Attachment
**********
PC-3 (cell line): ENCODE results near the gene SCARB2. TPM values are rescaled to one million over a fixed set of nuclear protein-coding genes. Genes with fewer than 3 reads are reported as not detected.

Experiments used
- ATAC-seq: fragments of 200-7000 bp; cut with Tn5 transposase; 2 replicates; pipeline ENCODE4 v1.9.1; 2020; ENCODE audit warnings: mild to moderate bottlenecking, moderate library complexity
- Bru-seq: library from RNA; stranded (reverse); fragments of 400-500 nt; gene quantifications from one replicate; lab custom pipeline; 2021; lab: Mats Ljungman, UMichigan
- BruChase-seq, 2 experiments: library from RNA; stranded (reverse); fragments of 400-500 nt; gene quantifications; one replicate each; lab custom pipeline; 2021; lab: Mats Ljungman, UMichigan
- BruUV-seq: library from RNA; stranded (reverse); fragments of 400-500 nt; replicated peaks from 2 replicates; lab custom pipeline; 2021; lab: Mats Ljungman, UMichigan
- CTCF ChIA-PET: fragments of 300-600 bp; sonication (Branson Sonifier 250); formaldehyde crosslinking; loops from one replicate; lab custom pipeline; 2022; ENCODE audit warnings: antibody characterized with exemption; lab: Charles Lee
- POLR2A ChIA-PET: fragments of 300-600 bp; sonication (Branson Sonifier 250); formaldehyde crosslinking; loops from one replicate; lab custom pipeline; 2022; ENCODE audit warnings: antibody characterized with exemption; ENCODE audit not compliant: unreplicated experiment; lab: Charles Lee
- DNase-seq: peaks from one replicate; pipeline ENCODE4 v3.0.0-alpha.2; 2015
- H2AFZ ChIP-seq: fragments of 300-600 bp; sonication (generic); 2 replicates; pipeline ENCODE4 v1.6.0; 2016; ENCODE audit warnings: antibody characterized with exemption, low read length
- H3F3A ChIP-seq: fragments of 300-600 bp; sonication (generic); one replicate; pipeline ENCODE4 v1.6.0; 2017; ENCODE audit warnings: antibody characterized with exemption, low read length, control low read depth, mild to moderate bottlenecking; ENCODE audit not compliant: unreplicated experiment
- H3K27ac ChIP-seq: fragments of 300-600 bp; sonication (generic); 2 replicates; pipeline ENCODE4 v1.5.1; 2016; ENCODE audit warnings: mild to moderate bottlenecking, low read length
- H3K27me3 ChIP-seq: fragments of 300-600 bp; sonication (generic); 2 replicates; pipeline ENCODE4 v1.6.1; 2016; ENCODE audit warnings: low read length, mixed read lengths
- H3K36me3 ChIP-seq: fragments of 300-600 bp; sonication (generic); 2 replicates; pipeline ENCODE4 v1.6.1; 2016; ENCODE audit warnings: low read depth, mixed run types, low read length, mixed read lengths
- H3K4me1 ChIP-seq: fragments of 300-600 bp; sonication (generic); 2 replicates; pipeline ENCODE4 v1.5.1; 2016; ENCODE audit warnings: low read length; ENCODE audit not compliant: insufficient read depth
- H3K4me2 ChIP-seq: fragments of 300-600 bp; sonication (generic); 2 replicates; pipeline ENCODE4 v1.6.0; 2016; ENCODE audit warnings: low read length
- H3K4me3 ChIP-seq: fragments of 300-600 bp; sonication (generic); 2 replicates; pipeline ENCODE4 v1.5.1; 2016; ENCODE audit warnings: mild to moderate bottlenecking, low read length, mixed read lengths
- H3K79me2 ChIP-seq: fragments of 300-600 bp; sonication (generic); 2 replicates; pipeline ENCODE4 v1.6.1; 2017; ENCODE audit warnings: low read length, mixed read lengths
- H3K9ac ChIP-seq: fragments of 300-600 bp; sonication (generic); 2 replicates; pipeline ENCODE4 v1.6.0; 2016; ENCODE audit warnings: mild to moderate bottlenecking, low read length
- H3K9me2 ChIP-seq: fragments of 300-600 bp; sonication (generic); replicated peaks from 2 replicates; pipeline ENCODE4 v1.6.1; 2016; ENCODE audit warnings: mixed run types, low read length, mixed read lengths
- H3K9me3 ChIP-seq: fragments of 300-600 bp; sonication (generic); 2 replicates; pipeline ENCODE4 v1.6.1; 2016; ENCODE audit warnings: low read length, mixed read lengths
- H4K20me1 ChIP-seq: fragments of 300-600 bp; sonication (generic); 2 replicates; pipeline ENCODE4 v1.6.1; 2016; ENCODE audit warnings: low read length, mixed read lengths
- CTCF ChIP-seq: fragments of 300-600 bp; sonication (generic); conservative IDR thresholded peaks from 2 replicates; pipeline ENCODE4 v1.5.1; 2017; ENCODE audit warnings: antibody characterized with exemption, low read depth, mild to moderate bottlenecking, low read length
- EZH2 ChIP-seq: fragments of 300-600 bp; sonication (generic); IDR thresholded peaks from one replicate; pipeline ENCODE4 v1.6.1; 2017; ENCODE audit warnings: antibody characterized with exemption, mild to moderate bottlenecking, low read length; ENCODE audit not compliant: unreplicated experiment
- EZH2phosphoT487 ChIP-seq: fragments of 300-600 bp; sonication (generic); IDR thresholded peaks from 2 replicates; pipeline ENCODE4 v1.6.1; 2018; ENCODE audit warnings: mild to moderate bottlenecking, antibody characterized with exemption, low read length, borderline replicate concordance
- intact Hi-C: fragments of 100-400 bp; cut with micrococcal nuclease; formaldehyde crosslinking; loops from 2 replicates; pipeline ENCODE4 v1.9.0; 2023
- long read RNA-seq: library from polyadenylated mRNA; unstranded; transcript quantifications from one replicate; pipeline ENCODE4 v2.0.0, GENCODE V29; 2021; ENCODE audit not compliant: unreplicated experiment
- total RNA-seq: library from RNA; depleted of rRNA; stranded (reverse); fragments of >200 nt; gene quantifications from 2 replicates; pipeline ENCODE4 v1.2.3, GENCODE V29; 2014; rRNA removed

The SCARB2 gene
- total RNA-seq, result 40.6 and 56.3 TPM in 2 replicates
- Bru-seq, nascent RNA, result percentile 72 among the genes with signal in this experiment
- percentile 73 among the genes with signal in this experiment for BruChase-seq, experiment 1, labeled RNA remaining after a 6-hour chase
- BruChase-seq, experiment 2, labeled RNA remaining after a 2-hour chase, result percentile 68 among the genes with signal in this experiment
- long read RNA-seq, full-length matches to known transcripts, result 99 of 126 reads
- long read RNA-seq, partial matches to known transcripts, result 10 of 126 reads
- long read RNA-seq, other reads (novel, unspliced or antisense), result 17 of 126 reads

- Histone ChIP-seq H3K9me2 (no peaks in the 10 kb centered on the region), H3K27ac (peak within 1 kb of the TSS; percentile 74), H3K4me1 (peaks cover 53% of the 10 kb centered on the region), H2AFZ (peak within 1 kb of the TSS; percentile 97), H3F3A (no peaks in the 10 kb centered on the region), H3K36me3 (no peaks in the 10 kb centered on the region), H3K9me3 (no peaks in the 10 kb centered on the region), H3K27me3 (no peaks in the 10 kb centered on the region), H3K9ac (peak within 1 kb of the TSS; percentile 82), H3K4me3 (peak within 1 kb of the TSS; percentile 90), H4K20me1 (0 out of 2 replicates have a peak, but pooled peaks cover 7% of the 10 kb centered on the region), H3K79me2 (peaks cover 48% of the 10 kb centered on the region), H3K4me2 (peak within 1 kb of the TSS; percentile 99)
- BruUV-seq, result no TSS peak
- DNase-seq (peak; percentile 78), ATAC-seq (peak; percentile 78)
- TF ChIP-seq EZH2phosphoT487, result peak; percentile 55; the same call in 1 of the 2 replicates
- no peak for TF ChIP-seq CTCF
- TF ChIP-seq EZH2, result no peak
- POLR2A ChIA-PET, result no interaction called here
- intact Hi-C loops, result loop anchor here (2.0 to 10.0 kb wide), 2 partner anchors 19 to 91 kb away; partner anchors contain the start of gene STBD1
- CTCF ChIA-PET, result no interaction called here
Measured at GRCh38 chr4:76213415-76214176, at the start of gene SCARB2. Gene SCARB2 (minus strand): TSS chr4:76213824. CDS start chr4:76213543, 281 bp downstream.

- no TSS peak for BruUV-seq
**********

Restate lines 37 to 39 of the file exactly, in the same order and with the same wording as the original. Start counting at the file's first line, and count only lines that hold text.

- Histone ChIP-seq H3K9me2 (no peaks in the 10 kb centered on the region), H3K27ac (peak within 1 kb of the TSS; percentile 74), H3K4me1 (peaks cover 53% of the 10 kb centered on the region), H2AFZ (peak within 1 kb of the TSS; percentile 97), H3F3A (no peaks in the 10 kb centered on the region), H3K36me3 (no peaks in the 10 kb centered on the region), H3K9me3 (no peaks in the 10 kb centered on the region), H3K27me3 (no peaks in the 10 kb centered on the region), H3K9ac (peak within 1 kb of the TSS; percentile 82), H3K4me3 (peak within 1 kb of the TSS; percentile 90), H4K20me1 (0 out of 2 replicates have a peak, but pooled peaks cover 7% of the 10 kb centered on the region), H3K79me2 (peaks cover 48% of the 10 kb centered on the region), H3K4me2 (peak within 1 kb of the TSS; percentile 99)
- BruUV-seq, result no TSS peak
- DNase-seq (peak; percentile 78), ATAC-seq (peak; percentile 78)